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How to celebrate 100 years, part 1

November 20th, 2006 (11:03 pm)

And a good time was had by all!

Lulu Forever
© 2006, D. Gordon

My "public" celebration of Louise Brooks' 100th birthday took place at the Walter Reade Theatre, which showed Diary of a Lost Girl; and it definitely started with a bang. I'd gotten there about 40 minutes early, so decided to check on the details of the book signing. The guy in the ticket booth didn't know anything (didn't even know there was going to be a book signing) and directed me inside. The kid in the concession stand started off with "that lady's gone" (wha?), but then told me that "that guy" could help me. I stepped toward a tall older gentleman, who offered his hand and said in a quiet British accent, "Hi - I'm the author, Peter Cowie." The next 10-15 minutes were spent talking with Mr. Cowie and a few other audience members, discussing the book (which is coffee table-ish, and is beautiful - they used a particular process to sharpen the black and white pictures), looking at pictures of Louise and Louise's grave on people's cell phones, talking about the new Criterion release of Pandora's Box, and just generally talking about things that I don't normally get to talk about with others. Once in the theater I ended up sitting with Dominick from Connecticut, a Christopher Walken lookalike relatively new to silents and a Diary virgin. We talked a bit about traveling from out of town, and then the event began. It was a great time to come out and see some Louise.



Okay, but then there's the movie.

It's been years since I've seen Diary of a Lost Girl, and the last time might have been a VHS tape on my little 13" screen. Strangely enough, I didn't remember big patches of the film (I usually remember the general story, if not every particular - but not in this case). This may also be a recent restoration with previously missing parts. Overall, however, this was somewhat like a first viewing.

The print itself, from the Murnau Foundation, was in decent shape as far as print brightness went, with no obvious deterioration spots or darkness around the edges. It did suffer, however, from a fair amount of choppiness, as though enough individual frames had been removed to make characters jerk through some of their movements. That's a hazard of age; but there were other inappropriate places where the focus was off: if Louise walks into a room, she shouldn't suddenly go all blurry - then immediately slip back into focus. There were also a couple of near boo-boos: looking into a car in one scene, for example, you can just see a sliver of the camera and the cameraman's hand moving the crank. There are some wonderful parts - the scene where the reform school custodians are attacked by the girls á la Metropolis-like motions is really, really intriguing - but effects like that are ruined by what looks like careless camera work, something not seen in the earlier Pandora's Box.

In addition, the storyline itself doesn't play out as smoothly as the earlier film . Pandora's Box is a fate-bound play, a tragedy-in-the-making, which rolls inexorably towards its conclusion (and although German audiences would be more familiar with the story, American audiences could have easily followed the full version). Diary of a Lost Girl, however, jerks from plot point to plot point; while the overall story arc may be Thymiane learning how to gain control over her destiny, and taking a beating until she does, lack of control looks to extend to the production as well.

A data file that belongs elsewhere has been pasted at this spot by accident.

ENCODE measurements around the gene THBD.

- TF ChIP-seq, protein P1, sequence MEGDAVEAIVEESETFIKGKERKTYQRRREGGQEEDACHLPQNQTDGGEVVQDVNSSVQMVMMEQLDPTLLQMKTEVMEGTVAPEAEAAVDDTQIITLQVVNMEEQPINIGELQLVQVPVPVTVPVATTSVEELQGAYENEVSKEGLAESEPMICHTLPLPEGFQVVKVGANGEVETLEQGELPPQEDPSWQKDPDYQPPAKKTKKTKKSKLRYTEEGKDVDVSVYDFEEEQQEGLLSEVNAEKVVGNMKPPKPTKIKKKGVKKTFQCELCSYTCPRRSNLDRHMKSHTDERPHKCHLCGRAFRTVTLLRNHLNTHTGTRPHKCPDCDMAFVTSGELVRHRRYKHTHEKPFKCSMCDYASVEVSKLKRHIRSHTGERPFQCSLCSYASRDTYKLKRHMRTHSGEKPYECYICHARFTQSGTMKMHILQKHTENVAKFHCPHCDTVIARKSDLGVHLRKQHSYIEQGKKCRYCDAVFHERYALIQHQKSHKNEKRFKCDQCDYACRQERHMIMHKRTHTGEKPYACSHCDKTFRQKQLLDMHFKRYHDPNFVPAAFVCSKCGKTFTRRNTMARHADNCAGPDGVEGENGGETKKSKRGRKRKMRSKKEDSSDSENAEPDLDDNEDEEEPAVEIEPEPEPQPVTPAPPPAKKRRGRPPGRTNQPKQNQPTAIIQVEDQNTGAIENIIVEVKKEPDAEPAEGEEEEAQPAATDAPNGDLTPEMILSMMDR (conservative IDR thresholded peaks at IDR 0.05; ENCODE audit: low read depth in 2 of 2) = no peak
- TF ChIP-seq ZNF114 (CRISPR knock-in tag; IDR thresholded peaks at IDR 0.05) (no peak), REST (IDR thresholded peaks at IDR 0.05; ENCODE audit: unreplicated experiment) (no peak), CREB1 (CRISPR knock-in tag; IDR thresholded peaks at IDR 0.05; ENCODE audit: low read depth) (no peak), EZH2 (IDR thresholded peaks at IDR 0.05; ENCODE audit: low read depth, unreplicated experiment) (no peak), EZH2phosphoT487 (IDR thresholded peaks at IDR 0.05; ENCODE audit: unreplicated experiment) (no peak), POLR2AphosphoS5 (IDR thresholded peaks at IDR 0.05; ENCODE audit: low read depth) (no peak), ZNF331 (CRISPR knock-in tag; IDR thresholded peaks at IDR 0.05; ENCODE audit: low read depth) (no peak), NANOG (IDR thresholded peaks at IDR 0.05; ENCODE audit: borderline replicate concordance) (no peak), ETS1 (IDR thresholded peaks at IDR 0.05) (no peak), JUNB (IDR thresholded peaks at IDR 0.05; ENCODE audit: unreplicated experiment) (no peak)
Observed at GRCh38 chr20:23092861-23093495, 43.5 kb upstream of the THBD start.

And then there's Louise. Louise is always luminous, a shining presence in both films. Maybe she just outshines the other actors much more in Diary, maybe her luminosity is more relevant to the story of Pandora's Box, but her presence is just - not quite wasted, but not used correctly here.

I was a little surprised at my reaction to the movie. As I said, I've seen it before; I certainly don't remember any specifically negative impressions. I've also heard a number of people state that they prefer this of the two Pabst-Brooks movies. Eh, maybe I just know Pandora's Box better, or maybe there's critical missing footage in Diary - but it just doesn't seem to have the same amount of cohesiveness that Pandora's Box does. Between the two movies, and actually among the three European Brooks movies - Diary of a Lost Girl, Pandora's Box, and Prix de Beauté - I would put Diary at #3.

Not that I'm giving up on the film. I would like to see it again (although I doubt it'll have the smooth accompaniment of Donald Sosin to enjoy a second time) and see if there are some more positives hiding in the weeds. It may have to wait a bit, though.

Comments

Posted by: ((Anonymous))
Posted at: November 21st, 2006 10:34 pm (UTC)
Thanks!

Dear L W,

Thanks for your kind words...I have recordings of various DIARY performances if you're interested. They may not synch exactly with the DVD, but would come close. Let me know if you're interested in it or any other scores. I have PRIX DE BEAUTE, PANDORA as well.

Donald Sosin
dsosin@comcast.net
donaldsosin.com

Posted by: lady_wakasa (lady_wakasa)
Posted at: November 22nd, 2006 05:07 am (UTC)
Re: Thanks!

Well, thanks for the response! I'm tickled pink. %^D

I've heard you a few times now (also was at The Phantom Chariot, and some other performances), and you seem to get close to the "sense" or "feel" of a movie (if that makes sense). I'd love to take you up on the offer, and I'll email you to follow up.

Posted by: ((Anonymous))
Posted at: November 21st, 2006 10:35 pm (UTC)
Thanks!

Dear L W,

Thanks for your kind words...I have recordings of various DIARY performances if you're interested. They may not synch exactly with the DVD, but would come close. Let me know if you're interested in it or any other scores. I have PRIX DE BEAUTE, PANDORA as well.

Donald Sosin
dsosin at comcast.net
donaldsosin.com

3 Read Comments